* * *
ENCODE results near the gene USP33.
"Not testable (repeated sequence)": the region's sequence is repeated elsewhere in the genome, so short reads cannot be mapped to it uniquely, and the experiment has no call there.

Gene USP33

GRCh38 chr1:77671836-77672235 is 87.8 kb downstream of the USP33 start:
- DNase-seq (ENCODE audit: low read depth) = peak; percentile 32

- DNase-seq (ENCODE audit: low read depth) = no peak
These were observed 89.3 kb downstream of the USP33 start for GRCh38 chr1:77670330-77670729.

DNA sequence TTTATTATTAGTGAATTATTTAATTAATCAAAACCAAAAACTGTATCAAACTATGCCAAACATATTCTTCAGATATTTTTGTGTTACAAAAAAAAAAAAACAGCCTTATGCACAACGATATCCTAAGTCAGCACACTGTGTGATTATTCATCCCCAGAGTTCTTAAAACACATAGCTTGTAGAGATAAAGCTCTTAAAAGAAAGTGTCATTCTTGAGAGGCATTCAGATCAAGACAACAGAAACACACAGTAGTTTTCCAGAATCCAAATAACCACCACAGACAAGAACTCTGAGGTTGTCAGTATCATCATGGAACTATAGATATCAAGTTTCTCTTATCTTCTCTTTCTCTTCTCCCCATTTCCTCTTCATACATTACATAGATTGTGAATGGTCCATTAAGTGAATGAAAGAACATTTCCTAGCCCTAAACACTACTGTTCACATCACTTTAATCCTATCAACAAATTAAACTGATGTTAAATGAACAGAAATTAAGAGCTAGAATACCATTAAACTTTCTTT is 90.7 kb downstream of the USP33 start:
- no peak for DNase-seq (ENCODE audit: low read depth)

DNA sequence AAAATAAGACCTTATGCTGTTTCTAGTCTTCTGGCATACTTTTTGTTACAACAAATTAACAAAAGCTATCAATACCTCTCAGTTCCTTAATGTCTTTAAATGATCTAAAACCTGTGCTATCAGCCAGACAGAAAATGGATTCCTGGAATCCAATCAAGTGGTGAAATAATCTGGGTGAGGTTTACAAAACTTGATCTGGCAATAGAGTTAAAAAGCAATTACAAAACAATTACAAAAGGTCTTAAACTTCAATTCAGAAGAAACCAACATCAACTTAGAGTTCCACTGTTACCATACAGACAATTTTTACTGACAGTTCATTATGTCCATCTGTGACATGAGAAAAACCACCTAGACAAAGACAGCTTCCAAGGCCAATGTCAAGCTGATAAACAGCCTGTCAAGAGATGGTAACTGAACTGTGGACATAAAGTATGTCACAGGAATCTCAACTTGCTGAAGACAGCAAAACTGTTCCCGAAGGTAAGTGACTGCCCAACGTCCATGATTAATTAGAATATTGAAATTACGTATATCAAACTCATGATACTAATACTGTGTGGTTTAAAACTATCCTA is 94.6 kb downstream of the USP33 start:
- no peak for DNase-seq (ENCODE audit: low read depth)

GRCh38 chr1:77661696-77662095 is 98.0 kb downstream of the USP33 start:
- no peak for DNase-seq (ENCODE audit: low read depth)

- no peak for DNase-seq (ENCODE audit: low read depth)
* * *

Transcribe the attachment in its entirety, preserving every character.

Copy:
ENCODE results near the gene USP33.
"Not testable (repeated sequence)": the region's sequence is repeated elsewhere in the genome, so short reads cannot be mapped to it uniquely, and the experiment has no call there.

Gene USP33

GRCh38 chr1:77671836-77672235 is 87.8 kb downstream of the USP33 start:
- DNase-seq (ENCODE audit: low read depth) = peak; percentile 32

- DNase-seq (ENCODE audit: low read depth) = no peak
These were observed 89.3 kb downstream of the USP33 start for GRCh38 chr1:77670330-77670729.

DNA sequence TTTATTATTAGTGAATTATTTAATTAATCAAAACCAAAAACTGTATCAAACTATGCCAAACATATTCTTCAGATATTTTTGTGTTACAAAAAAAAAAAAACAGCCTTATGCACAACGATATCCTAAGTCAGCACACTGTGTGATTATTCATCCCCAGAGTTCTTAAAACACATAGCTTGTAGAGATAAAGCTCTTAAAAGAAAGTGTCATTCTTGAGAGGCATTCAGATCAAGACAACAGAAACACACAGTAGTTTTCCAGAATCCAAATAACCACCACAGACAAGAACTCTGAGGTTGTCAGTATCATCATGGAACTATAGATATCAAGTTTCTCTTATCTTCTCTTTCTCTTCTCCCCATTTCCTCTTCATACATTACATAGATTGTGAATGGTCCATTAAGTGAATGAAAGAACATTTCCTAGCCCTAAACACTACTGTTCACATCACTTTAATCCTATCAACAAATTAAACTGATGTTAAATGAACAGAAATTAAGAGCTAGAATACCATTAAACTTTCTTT is 90.7 kb downstream of the USP33 start:
- no peak for DNase-seq (ENCODE audit: low read depth)

DNA sequence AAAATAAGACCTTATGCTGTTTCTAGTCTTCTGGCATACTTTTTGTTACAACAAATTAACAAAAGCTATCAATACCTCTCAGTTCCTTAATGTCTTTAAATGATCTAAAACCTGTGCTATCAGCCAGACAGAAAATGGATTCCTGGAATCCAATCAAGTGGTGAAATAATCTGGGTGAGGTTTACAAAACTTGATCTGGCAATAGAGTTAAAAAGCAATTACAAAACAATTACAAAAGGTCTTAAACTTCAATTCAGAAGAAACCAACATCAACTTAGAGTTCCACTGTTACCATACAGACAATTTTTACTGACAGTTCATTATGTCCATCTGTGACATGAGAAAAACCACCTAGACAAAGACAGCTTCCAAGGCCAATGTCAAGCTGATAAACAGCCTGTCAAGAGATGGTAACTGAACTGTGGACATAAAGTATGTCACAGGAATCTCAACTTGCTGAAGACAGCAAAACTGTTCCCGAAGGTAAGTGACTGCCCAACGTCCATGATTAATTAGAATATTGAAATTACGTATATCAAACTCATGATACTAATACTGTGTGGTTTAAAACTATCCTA is 94.6 kb downstream of the USP33 start:
- no peak for DNase-seq (ENCODE audit: low read depth)

GRCh38 chr1:77661696-77662095 is 98.0 kb downstream of the USP33 start:
- no peak for DNase-seq (ENCODE audit: low read depth)

- no peak for DNase-seq (ENCODE audit: low read depth)